Danger of Self-Righteousness

18 June 2017 AM – Mark 2:13-17 – Mr17 – Scott Childs

Introduction: Some of the most difficult people to reach with the message of salvation are not the drunken wife-beaters who live wicked vile lives, who curse God and sleep on the streets. No, it is far more difficult to reach the clean-living, upright person who is faithful to his spouse, respected in the community, goes to church some and believes he is a good man deserving of heaven. He is more difficult to reach because he does not see his need. The drunk knows he has problems, but the self-righteous person thinks all is well.

Transition: In our text, Jesus was dealing with two categories of people – sinners and self-righteous. As we look at this passage, notice with me what Jesus said was the main prerequisite for salvation.

1.        Jesus Preached Repentance to the SINNERS.

a.         Jesus taught the COMMON people (v.13)
1)         Jesus went where the common people were.
a)         Many small villages were located along the shore of Galilee – fishermen, village markets, etc.
b)         Multitudes of common folk flocked to the sea side to hear Jesus preach.
2)         Jesus taught the common people along the shore
a)         The sloped shoreline made a natural amphitheatre.
b)         He clearly instructed them from the Word of God.
c)         Earlier we learned that Jesus’ message was a call to repentance. (Mark 1:15) “And saying, The time is fulfilled, and the kingdom of God is at hand: repent ye, and believe the gospel.”
3)         Many of the common people saw their spiritual need.
b.         Jesus called a CHEATING publican (tax collector)
1)         Jesus walked by the cheating tax collector’s office.
a)         Levi (Matthew) was a tax collector (Mat 9:9).
(1)      Tax collectors were usually dishonest – they charged more than was fair and kept the profit.
(2)      Publicans were considered traitors because they were Jews who worked for the Roman government to get rich.
(3)      They were hated by their fellow men, shunned socially and religiously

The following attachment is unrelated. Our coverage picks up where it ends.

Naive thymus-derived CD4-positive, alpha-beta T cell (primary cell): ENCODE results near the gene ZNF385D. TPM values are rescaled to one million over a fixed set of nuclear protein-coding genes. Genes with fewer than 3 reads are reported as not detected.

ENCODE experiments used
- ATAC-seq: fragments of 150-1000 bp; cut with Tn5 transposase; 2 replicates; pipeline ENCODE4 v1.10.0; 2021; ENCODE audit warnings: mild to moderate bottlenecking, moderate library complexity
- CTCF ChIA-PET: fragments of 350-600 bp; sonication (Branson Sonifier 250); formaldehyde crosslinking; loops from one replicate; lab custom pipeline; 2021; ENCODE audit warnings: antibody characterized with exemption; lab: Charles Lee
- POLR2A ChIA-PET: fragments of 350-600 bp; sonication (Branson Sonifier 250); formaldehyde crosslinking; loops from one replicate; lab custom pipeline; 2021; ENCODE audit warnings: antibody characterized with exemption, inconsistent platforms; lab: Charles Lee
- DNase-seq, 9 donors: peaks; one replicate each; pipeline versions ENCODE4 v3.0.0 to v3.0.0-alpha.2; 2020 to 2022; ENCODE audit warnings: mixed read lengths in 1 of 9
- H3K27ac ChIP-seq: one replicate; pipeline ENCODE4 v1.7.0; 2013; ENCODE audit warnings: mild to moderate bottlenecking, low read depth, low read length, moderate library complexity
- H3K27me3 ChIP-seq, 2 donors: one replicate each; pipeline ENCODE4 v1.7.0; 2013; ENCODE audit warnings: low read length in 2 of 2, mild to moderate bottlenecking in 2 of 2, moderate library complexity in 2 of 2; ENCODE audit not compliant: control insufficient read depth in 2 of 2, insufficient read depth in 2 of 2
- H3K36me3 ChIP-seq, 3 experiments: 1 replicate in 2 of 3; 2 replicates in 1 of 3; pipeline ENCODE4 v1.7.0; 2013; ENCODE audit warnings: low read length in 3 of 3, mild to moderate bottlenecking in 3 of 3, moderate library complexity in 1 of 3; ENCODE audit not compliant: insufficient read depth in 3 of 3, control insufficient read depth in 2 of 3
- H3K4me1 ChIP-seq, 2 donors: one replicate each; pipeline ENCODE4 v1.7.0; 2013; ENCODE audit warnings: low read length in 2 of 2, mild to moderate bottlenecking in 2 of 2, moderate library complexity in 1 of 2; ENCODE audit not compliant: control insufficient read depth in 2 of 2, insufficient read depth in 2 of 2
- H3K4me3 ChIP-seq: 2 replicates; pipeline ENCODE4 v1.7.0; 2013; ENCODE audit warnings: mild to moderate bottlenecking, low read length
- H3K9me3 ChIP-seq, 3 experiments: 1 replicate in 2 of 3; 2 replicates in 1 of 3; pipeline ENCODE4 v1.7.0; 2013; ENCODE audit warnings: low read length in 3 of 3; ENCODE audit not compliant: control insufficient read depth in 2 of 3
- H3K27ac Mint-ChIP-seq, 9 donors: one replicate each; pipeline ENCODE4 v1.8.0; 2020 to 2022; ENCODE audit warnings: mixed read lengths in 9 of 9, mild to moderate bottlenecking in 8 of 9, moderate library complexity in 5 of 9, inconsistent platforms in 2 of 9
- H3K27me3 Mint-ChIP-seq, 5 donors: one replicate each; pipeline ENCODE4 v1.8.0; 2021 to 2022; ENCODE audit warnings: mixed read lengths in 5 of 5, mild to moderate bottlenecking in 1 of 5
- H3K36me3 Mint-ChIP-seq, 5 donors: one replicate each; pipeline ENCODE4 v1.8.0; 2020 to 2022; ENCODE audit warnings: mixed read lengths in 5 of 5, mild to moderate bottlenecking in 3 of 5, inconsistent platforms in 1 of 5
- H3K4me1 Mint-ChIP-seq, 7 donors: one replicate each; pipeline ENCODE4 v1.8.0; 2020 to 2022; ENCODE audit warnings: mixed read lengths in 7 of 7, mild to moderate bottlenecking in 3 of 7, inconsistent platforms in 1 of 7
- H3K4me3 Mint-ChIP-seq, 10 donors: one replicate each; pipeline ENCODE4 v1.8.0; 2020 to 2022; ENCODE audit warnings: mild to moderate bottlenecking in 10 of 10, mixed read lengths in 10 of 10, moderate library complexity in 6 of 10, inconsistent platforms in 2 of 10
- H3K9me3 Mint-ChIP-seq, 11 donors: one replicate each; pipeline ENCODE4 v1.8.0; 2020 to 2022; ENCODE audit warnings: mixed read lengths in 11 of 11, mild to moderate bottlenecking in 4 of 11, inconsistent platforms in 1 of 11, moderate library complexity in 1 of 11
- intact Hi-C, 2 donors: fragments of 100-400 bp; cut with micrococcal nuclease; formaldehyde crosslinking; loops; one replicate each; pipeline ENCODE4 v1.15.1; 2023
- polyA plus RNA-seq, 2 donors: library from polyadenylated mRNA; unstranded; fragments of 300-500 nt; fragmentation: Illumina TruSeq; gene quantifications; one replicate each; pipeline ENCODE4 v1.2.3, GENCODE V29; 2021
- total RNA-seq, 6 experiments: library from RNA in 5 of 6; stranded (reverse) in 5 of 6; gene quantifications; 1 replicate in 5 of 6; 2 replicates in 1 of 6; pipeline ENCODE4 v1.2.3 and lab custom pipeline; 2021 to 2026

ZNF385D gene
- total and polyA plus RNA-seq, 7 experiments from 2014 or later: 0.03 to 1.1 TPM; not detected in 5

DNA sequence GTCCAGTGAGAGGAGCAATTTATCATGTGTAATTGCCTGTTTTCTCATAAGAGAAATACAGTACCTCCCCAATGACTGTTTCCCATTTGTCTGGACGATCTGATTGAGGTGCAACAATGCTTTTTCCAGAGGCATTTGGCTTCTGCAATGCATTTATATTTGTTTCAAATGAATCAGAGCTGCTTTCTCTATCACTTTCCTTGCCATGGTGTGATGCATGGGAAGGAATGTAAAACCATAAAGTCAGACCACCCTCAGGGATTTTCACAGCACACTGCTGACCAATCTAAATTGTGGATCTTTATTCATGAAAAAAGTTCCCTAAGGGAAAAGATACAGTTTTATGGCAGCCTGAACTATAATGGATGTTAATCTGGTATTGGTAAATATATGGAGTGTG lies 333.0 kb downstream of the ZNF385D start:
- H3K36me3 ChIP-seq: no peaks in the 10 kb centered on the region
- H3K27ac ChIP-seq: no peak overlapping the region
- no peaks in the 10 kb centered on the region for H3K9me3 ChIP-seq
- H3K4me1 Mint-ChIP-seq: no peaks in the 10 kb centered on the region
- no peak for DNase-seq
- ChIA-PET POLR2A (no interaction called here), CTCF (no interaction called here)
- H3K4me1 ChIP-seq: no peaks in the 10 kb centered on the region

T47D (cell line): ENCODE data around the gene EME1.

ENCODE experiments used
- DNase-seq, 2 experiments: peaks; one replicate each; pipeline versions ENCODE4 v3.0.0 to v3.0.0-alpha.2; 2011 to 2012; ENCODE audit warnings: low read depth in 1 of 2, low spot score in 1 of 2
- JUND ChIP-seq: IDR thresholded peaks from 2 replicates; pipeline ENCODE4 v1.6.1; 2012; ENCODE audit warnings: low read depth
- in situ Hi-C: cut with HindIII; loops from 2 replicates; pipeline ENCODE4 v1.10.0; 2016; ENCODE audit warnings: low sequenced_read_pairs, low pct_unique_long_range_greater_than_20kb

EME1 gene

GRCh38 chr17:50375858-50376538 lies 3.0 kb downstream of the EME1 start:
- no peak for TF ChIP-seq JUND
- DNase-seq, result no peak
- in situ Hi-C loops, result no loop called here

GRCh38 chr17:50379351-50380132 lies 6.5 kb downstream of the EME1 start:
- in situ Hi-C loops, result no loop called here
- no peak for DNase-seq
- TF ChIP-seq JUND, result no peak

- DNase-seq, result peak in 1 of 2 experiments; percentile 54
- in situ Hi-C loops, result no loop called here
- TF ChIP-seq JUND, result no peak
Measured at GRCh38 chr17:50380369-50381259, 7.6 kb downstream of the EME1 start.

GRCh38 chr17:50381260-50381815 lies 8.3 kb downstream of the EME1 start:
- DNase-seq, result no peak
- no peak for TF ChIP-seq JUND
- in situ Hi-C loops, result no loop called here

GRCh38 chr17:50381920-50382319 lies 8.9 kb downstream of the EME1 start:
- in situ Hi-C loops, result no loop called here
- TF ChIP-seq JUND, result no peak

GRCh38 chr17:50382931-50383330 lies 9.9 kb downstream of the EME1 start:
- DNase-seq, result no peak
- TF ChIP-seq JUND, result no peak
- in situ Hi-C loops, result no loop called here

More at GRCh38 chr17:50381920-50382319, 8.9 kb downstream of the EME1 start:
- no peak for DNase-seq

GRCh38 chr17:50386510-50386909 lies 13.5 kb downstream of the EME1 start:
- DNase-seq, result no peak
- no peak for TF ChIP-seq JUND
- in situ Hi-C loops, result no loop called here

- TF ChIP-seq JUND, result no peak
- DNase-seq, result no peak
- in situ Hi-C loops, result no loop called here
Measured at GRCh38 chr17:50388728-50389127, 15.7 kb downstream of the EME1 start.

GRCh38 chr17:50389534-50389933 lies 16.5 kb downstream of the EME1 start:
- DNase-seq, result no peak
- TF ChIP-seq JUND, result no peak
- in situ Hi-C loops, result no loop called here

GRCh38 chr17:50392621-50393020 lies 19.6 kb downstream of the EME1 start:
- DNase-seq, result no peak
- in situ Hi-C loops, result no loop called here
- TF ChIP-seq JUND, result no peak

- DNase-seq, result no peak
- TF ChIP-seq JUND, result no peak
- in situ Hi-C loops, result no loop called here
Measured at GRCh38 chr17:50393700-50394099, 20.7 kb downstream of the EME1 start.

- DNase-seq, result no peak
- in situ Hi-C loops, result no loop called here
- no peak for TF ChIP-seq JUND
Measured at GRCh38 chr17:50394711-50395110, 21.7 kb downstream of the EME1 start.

b)         Levi sat at the receipt of customs
(1)      Toll house, tax office
(2)      Possibly along the main road from Syria to Mediterranean Sea or near the harbor
2)         Jesus called Levi the tax collector to follow Him (v.14).
a)         Levi was a most unlikely choice for a disciple
b)         Levi’s immediate response implies that he had heard Jesus preach earlier
(1)      He may have witnessed Jesus’ miracles.
(2)      He probably heard Jesus preach repentance.
(3)      Possibly he had been struggling with conviction. Jesus would have known this before he called.
3)         Levi, the cheating tax collector, admitted his guilt
a)         He repented and followed Christ.
b)         He left his dishonest job – never to return.
c)         He desired to introduce others to Christ.
c.          Jesus witnessed to the CORRUPT guests.
1)         Jesus attended Levi’s evangelistic dinner
a)         Levi invited the corrupt people he knew (v.15)
(1)      Publicans: fellow-tax collectors
(2)      Sinners: devoted to lives of sin and vice, immoral
b)         Religious leaders watched in shocked (v.16)
(1)      Scribes and Pharisees considered it a defilement to sit at the same table as publicans and sinners.
(2)      In their minds Jesus was defiled and could not be holy.
2)         Jesus used the meal as an opportunity to witness
a)         By attending this meal Jesus did not condone sin; He convicted sinners (v.17). His righteous life and holy message brought conviction. This is obvious since He was calling for repentance.
(1)      Repentance is a change of mind about their sin.
(2)      Guilt must precede repentance
b)         Jesus never participated in sin to reach sinners.